Once the post it notes are on the wall, participants choose to take charge of particular sessions relating to the post it notes that are on the wall. Participants will run the session, take notes and follow up on actions. There might be 20 people attending a session, or only one, or none at all. It doesn’t matter. This just indicates the energy behind the topic, and allows participants to sit and reflect on the topic, or join another session.

On MLK weekend 2011, a community of activists, artists, idealists and technologists gathered in the pursuit of collaboration with the common goal of social justice. It was Social Justice Camp DC.

flickr photo by tedeytan http://flickr.com/photos/taedc/5360138616 shared under a Creative Commons (BY-SA) license

Following this organisation of who’s running what and at what time and where, the Marketplace begins. This Marketplace is based on four guiding principles:

Whoever comes are the right people

Whatever happens is the only thing that could happen

When it starts it’s the right time

When it’s over, it’s over

principles

flickr photo by deanmeyersnet http://flickr.com/photos/deanmeyers/6685423387 shared under a Creative Commons (BY-ND) license

 

The Law of Mobility supports this:

If you aren’t in the place where you are learning and contributing, go somewhere where you can.

What this means is that participants can move from session to session as they please. Hence, there can be “bumblebees” or “butterflies”. A Bumblebee buzzes from group to group cross-pollinating ideas and stinging with some tough questions. Whereas a butterfly takes a while to settle into sessions to float and flitter amongst and through the conversation before finally settling into one of them – but this is okay! Don’t forget the ideals of choice and flexibility.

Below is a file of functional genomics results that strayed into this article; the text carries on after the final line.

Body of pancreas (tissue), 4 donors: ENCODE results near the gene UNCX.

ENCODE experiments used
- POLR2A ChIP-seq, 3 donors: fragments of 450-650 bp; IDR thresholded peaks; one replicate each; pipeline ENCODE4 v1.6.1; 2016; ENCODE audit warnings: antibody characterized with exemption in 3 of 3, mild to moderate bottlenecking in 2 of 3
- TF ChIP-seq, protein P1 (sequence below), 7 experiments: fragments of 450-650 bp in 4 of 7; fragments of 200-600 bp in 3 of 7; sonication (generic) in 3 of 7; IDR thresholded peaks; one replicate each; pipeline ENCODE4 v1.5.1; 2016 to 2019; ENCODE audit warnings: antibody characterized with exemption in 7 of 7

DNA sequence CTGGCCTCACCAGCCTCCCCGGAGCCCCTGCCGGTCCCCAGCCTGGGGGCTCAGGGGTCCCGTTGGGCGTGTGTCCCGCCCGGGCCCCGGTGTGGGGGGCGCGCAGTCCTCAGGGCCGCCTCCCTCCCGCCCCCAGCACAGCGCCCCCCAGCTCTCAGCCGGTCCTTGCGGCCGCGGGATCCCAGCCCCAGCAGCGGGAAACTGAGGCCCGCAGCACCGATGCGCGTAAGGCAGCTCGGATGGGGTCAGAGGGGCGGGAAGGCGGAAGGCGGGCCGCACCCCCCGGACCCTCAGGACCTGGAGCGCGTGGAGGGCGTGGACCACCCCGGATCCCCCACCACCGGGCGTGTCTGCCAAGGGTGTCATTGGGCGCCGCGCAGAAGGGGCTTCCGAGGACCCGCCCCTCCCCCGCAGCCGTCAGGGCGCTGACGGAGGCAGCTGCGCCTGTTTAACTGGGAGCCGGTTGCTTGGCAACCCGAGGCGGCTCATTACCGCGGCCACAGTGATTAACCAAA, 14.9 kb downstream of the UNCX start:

groups

flickr photo by Tatiana12 http://flickr.com/photos/stella12/7045899425 shared under a Creative Commons (BY) license

 

What makes it effective?

OST will work if all communication is transparent and engaging before, during and after the event.

Before the session/event engage participants by creating a poster that includes ideas, topics and, most certainly, the theme. Alternatively, communicate using web 2.0 tools such as a wiki, Weebly or by using social media sites such as Twitter. If you are using Twitter then it is important to create a hash tag and display this on the posters that are created.

 

During the session/event the provision of ongoing communication through a white board or blank wall helps, and this is something that the venue must be able to provide when choosing a place to host an OST event. Also, Twitter can be helpful in creating an engaging continuous conversation about the ideas being discussed. Here, creating a back channel or a tweet wall would encourage some wider discussion, statements and questions amongst the participants.

capture sheet

flickr photo by tedeytan http://flickr.com/photos/taedc/5599188586 shared under a Creative Commons (BY-SA) license

After the event the use of storify to capture these innovative ideas would ensure that the momentum is not lost amongst your participants.

So give it a go in your work place and see what possibilities can come from empowering your participants in your next staff meeting, workshop or conference. Unlearn what you know about PD and unconference your next event!

Brisbane Catholic Education staff can contact ResourceLink to find out more about this exciting new way to organise successful PD.

http://padlet.com/pbranson1/openspacetechnology

http://www.cognexus.org/wpf/wickedproblems.pdf

http://www.induscommons.com/files/102770262.pdf

http://monitoreoyevaluacion.info/biblioteca/files/original/6824b7f1c30604e7d795366adef14b3d.pdf

http://openspaceworld.org/wp2/

http://www.openspaceworld.com/users_guide.htm

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One thought on “Join in the Open Space Technology revolution – opening up the learning floor to every participant at professional development days